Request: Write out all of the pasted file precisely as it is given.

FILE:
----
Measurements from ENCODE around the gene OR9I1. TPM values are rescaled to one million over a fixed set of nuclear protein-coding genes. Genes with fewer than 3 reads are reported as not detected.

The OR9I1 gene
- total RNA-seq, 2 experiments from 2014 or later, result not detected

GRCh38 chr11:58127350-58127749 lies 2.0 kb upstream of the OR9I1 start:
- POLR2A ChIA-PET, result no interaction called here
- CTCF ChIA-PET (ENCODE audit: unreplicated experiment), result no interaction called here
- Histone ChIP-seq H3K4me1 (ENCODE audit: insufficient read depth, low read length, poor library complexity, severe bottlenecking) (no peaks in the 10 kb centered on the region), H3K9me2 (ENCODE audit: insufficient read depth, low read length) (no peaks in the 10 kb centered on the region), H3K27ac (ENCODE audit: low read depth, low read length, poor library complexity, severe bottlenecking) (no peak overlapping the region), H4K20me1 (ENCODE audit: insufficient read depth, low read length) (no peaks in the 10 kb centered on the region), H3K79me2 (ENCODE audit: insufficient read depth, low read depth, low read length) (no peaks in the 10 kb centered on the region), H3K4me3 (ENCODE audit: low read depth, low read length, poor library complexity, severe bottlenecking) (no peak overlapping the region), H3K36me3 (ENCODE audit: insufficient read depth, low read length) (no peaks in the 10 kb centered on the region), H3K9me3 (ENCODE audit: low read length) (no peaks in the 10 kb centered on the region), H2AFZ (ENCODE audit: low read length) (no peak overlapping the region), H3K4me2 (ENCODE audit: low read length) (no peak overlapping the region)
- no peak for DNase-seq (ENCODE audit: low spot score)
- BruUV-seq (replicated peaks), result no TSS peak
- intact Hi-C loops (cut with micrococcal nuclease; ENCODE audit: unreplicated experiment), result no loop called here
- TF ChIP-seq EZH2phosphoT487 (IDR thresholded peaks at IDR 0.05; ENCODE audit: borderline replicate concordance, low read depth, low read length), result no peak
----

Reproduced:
Measurements from ENCODE around the gene OR9I1. TPM values are rescaled to one million over a fixed set of nuclear protein-coding genes. Genes with fewer than 3 reads are reported as not detected.

The OR9I1 gene
- total RNA-seq, 2 experiments from 2014 or later, result not detected

GRCh38 chr11:58127350-58127749 lies 2.0 kb upstream of the OR9I1 start:
- POLR2A ChIA-PET, result no interaction called here
- CTCF ChIA-PET (ENCODE audit: unreplicated experiment), result no interaction called here
- Histone ChIP-seq H3K4me1 (ENCODE audit: insufficient read depth, low read length, poor library complexity, severe bottlenecking) (no peaks in the 10 kb centered on the region), H3K9me2 (ENCODE audit: insufficient read depth, low read length) (no peaks in the 10 kb centered on the region), H3K27ac (ENCODE audit: low read depth, low read length, poor library complexity, severe bottlenecking) (no peak overlapping the region), H4K20me1 (ENCODE audit: insufficient read depth, low read length) (no peaks in the 10 kb centered on the region), H3K79me2 (ENCODE audit: insufficient read depth, low read depth, low read length) (no peaks in the 10 kb centered on the region), H3K4me3 (ENCODE audit: low read depth, low read length, poor library complexity, severe bottlenecking) (no peak overlapping the region), H3K36me3 (ENCODE audit: insufficient read depth, low read length) (no peaks in the 10 kb centered on the region), H3K9me3 (ENCODE audit: low read length) (no peaks in the 10 kb centered on the region), H2AFZ (ENCODE audit: low read length) (no peak overlapping the region), H3K4me2 (ENCODE audit: low read length) (no peak overlapping the region)
- no peak for DNase-seq (ENCODE audit: low spot score)
- BruUV-seq (replicated peaks), result no TSS peak
- intact Hi-C loops (cut with micrococcal nuclease; ENCODE audit: unreplicated experiment), result no loop called here
- TF ChIP-seq EZH2phosphoT487 (IDR thresholded peaks at IDR 0.05; ENCODE audit: borderline replicate concordance, low read depth, low read length), result no peak